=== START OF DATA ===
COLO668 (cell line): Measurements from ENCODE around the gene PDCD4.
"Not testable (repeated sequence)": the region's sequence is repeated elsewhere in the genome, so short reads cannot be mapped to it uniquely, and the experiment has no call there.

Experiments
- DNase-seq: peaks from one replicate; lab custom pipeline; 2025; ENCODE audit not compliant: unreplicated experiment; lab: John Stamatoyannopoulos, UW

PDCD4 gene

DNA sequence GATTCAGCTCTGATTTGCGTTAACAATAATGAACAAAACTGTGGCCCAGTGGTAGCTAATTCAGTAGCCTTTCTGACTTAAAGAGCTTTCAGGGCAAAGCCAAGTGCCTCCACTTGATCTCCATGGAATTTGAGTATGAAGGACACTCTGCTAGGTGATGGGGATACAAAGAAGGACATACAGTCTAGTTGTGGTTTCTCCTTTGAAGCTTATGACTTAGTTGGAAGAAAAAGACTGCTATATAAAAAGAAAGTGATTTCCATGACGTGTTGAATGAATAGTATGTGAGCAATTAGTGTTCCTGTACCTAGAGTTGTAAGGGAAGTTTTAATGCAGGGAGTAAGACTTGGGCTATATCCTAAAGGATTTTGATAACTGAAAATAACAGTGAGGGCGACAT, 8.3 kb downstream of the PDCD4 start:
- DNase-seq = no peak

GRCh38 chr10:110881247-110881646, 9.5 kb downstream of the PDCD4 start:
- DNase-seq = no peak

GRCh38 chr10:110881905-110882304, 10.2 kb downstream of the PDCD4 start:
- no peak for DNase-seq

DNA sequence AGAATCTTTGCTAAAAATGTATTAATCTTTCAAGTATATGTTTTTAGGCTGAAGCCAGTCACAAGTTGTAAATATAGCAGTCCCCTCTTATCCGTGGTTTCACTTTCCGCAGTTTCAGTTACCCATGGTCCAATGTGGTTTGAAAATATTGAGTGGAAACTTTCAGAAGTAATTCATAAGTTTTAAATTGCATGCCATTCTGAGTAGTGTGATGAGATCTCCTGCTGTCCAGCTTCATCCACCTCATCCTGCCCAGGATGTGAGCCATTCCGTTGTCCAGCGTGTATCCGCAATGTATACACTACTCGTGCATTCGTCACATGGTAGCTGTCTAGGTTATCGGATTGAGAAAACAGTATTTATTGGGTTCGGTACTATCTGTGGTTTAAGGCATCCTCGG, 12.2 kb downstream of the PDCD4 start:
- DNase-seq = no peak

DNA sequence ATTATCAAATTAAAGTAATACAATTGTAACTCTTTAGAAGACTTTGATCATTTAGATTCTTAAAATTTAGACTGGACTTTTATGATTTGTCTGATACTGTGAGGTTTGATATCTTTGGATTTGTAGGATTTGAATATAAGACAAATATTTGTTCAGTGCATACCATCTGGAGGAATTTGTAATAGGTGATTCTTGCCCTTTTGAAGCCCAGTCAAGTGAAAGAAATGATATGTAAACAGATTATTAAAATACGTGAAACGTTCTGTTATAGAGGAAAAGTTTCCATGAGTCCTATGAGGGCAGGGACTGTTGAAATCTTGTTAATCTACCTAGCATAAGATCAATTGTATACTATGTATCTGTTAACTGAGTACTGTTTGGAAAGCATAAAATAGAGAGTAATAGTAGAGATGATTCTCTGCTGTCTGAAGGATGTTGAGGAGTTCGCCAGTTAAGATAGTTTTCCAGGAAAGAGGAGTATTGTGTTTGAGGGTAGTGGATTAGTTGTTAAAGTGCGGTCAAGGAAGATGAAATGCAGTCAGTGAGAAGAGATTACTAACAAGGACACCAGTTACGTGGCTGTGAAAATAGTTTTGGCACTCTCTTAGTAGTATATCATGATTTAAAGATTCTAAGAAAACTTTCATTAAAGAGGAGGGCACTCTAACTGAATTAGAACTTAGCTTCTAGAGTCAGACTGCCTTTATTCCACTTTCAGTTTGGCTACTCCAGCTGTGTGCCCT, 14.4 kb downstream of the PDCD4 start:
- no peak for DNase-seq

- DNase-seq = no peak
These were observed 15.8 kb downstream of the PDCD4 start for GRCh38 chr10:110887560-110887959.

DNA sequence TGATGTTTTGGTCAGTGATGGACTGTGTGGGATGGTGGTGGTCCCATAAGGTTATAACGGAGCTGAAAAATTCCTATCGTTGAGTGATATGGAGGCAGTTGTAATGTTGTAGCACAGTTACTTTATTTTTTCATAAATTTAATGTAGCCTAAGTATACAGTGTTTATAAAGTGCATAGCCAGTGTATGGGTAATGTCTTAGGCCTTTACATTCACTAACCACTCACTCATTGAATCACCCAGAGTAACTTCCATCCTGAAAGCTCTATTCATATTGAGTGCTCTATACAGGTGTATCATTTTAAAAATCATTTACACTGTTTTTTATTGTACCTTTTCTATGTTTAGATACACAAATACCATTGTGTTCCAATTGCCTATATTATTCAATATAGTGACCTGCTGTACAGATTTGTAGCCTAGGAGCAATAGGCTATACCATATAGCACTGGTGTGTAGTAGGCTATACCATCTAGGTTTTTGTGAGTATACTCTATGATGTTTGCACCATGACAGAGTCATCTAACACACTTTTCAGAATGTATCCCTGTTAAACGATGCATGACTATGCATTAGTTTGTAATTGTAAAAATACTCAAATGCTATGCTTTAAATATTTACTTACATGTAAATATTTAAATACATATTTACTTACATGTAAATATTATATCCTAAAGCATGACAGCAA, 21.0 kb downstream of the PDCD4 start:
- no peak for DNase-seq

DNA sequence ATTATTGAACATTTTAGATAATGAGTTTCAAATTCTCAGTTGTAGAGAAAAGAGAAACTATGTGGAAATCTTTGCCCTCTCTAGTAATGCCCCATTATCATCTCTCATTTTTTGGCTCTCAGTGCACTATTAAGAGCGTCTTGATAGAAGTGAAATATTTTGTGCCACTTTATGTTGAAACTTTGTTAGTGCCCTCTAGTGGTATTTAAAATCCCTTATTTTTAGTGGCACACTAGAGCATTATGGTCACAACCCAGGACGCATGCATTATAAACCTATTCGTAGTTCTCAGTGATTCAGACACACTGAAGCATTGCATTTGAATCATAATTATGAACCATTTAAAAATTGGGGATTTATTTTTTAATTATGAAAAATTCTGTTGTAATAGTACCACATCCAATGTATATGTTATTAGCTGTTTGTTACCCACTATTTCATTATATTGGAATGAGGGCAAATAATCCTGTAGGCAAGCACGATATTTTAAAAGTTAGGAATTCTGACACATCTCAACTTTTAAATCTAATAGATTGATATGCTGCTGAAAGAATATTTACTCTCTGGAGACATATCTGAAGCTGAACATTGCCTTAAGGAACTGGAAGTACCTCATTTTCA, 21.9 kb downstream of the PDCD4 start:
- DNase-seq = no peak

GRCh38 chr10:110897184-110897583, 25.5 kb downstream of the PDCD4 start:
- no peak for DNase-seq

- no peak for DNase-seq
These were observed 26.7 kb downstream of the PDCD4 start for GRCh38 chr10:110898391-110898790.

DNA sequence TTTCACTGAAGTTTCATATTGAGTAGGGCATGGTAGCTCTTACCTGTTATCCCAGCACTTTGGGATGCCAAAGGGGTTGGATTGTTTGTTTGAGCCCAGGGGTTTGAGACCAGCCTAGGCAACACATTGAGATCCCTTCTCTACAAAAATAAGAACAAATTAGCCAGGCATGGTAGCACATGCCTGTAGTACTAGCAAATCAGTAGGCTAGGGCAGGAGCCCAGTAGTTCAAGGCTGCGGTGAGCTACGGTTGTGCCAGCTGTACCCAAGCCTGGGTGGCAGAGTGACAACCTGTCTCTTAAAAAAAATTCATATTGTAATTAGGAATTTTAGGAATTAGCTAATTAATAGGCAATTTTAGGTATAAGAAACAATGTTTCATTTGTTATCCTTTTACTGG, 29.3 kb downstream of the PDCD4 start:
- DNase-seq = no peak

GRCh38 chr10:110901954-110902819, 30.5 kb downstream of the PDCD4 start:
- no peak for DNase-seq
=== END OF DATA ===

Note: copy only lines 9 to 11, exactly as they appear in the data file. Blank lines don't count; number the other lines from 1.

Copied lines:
- DNase-seq = no peak

GRCh38 chr10:110881905-110882304, 10.2 kb downstream of the PDCD4 start:
- no peak for DNase-seq